Even something that mundane has a twist in "Quidam."
Cirque du Soleil's "Quidam" starts when a bored little girl is visited by a mysterious, headless figure who introduces her to the world of imagination. Her father reads the newspaper through the character's arrival and remain oblivious as he and his wife are levitated out of the way so fun can begin. When "Quidam" opens its New Orleans run tonight at the New Orleans Arena, Patrick McGuire will be the father sitting blankly in the chair as he has been many times in the past, enough times that he is pretty blasé about being levitated 25 or so feet above the stage.
"It was fun the first time," McGuire says. "Now I don't even realize I'm going up. I actually read the newspaper. My character's very introverted, he's really absent, so I can really get absorbed into reading the newspaper. I learn all sorts of stuff."
McGuire started in Cirque du Soleil in 1994 right out of high school. At the time, Cirque du Soleil had yet to become an institution, and it was starting to work on "Mystere," its first residence show in Las Vegas. He's a juggler and was brought in to perform an act that had been developed specifically for the show. As part of Cirque du Soleil's agreement with the Vegas hotel, it had to change a percentage of the show every two years, and when the two years were up, McGuire and a version of his act left "Mystere" and were written into to "Quidam."
"In this show I do a solo act," he says. "When I was in 'Quidam' when it started - I was an original cast member for the show - I was working with another guy and we were performing an act together, which was a version of the original act I did in 'Mystere.'"
That sort of situation is less common today than it was back then, and the way people join Cirque du Soleil has changed as well. Potential performers still audition, but the method has caught up with the technology. Now those who are interested can create Facebook-like profiles on a server and upload videos of themselves performing. "Casting often starts there now," McGuire says.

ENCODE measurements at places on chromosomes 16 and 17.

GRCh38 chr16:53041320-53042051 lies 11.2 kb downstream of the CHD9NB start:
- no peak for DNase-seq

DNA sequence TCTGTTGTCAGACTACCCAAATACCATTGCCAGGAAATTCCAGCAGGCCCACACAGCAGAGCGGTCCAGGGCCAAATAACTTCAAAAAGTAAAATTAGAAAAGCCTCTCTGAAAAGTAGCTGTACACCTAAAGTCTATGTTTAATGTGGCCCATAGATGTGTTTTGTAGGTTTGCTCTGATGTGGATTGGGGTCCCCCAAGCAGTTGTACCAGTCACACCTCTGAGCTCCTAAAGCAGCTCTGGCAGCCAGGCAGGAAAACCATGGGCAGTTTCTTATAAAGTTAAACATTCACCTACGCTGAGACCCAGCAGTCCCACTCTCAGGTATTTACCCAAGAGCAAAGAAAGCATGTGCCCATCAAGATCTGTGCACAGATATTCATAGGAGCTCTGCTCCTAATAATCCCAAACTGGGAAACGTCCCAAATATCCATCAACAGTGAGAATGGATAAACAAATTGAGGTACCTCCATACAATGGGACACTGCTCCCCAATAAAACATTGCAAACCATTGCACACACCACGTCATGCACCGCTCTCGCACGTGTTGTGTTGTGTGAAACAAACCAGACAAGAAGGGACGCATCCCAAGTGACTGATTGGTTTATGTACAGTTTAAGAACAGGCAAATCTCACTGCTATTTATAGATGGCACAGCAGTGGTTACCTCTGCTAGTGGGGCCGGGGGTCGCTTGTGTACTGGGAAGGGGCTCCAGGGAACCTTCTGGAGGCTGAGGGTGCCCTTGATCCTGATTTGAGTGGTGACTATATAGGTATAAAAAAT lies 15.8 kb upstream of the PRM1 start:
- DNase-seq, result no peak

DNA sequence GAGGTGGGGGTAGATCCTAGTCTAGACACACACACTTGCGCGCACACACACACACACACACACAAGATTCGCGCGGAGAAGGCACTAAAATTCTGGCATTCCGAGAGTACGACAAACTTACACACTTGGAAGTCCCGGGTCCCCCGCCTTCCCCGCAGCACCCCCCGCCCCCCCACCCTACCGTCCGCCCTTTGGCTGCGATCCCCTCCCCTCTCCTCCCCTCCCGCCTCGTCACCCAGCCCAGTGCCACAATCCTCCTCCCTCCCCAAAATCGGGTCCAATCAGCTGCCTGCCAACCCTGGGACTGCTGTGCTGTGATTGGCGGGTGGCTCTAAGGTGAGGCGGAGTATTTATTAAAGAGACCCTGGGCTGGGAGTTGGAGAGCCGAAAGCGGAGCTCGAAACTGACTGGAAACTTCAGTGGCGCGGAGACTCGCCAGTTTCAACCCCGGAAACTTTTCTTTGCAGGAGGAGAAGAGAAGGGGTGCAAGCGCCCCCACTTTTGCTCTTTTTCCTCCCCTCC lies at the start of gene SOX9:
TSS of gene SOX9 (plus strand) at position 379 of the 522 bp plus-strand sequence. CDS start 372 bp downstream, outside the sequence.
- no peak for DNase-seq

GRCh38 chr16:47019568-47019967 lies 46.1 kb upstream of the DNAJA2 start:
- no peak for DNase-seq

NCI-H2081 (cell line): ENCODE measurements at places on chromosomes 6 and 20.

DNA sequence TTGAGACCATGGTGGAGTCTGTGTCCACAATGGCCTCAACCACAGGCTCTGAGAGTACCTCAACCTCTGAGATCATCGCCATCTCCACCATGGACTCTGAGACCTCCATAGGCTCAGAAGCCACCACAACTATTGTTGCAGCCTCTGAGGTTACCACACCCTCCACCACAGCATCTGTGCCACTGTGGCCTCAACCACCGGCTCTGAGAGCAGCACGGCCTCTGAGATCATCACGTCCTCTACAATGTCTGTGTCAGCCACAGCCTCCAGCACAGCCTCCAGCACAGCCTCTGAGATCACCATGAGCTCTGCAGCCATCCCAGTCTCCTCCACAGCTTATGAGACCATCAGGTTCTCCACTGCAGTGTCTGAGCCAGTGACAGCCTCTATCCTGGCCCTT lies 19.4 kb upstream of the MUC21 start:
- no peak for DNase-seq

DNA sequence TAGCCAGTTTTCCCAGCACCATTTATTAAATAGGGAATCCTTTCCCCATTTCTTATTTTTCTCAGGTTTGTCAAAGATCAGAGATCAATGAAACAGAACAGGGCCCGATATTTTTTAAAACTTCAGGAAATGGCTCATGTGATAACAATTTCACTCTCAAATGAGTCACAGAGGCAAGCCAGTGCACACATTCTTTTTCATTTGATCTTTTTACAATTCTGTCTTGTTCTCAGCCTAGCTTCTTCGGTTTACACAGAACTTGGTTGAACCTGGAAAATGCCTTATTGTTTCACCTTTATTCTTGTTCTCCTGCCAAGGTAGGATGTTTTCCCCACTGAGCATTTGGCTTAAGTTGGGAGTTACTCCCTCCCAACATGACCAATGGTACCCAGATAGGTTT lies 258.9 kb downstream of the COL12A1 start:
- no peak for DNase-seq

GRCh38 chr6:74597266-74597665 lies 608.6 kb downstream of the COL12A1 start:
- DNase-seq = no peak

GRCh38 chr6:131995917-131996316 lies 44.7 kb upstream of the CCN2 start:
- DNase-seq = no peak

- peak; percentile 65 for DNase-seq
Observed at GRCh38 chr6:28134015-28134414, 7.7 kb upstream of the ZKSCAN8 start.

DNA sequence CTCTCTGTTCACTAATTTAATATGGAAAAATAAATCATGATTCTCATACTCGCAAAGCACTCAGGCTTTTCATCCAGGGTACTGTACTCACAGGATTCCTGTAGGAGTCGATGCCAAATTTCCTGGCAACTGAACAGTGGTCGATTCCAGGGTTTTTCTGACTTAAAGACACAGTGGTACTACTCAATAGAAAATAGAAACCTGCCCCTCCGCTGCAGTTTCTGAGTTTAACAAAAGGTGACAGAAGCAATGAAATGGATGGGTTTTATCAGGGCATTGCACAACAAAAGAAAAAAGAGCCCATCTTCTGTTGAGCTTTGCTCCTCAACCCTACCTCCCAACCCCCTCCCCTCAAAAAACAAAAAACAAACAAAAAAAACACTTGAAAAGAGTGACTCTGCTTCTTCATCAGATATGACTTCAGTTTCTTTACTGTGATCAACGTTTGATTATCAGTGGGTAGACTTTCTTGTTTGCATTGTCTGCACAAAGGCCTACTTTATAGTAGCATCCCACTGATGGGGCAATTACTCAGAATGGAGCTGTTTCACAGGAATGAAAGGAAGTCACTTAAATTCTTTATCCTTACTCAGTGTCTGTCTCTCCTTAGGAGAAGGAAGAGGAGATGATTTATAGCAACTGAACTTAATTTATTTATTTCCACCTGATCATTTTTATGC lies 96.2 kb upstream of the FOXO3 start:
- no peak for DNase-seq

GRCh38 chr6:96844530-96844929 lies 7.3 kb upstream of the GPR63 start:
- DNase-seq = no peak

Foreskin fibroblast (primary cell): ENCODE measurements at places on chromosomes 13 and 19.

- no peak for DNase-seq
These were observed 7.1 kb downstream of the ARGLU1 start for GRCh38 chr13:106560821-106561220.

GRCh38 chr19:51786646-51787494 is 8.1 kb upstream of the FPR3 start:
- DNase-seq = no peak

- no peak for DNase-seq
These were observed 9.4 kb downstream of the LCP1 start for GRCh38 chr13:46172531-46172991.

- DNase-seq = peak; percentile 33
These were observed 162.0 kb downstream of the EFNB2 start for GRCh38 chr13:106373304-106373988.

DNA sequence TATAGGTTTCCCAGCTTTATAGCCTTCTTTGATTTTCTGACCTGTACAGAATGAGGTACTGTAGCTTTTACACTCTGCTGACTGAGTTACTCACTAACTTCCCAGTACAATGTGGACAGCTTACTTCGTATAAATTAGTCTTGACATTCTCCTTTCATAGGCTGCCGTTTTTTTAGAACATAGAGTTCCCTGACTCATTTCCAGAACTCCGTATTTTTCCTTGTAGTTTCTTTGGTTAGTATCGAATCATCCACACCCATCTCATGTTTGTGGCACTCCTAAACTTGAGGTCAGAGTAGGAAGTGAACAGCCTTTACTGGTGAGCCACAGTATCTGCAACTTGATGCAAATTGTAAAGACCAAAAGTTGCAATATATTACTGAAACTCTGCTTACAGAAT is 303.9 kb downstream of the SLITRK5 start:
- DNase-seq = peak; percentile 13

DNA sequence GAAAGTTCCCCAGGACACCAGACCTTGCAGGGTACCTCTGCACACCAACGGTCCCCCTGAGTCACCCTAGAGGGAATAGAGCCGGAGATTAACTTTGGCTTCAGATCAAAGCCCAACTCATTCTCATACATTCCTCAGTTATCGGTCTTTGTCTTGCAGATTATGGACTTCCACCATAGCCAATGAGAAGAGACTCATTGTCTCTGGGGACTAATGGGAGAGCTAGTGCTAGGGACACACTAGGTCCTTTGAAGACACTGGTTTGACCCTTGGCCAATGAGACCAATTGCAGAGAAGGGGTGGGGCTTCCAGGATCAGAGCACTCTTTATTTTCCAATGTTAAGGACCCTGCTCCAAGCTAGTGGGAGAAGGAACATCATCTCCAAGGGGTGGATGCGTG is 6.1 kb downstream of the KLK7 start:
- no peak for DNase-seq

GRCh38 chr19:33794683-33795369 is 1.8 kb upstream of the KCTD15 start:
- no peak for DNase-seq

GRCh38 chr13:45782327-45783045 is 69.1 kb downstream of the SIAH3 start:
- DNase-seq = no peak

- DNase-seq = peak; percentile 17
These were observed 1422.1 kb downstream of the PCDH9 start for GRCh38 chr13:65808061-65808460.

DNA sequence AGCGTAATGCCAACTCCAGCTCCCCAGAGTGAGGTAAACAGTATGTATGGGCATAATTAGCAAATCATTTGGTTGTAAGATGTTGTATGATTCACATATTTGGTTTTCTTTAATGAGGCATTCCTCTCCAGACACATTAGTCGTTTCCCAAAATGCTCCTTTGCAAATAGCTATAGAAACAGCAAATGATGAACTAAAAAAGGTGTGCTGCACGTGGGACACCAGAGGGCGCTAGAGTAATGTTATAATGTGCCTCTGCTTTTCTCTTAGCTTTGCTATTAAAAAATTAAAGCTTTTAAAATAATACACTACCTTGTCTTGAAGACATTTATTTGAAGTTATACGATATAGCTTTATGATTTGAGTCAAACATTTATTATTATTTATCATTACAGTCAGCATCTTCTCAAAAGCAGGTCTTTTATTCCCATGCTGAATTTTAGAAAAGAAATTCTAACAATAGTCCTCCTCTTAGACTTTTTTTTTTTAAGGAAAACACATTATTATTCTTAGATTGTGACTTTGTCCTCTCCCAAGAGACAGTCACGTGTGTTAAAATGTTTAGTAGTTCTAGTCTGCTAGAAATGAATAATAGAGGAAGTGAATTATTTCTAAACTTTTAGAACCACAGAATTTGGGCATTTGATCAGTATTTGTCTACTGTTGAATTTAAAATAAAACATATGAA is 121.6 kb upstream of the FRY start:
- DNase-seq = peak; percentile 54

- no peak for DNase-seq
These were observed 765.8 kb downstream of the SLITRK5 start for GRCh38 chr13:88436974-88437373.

One thing that hasn't changed is the intensively physical nature of the Cirque du Soleil performance. When McGuire's chair reaches the lighting truss that hangs about the stage, he has to get out and run with his newspaper down a set of stairs in time to enter for the next scene. As a result, injuries are a part of job, and like football, everybody's playing hurt. The shows travel with physiotherapists who help performers rehab as well as exercise to prevent injuries, but recently a performer was injured in El Paso during a jump rope act. Performers get weekly nights off and two weeks off during a touring leg, but "people are getting hurt all the time," McGuire says. It's an occupational hazard.
Although Cirque du Soleil has made its reputation with extreme set pieces, the bread and butter of each show comes from traditional circus disciplines. As a juggler, McGuire has what seems like the unenviable task of trying to make what he does work in a building that houses hockey and basketball. "You play bigger," he says simply. Having a stage designed to accommodate what he does helps, including lighting to draw attention to him, and directors to quiet the onstage tumult to draw attention to the performer. "You can do very intimate, small stuff," he says. "It depends on what's going on around you."
Cirque du Soleil's "Quidam" opens tonight at the New Orleans Arena and will play through Sunday, March 17 with Saturday and Sunday matinees. Tickets are on sale now.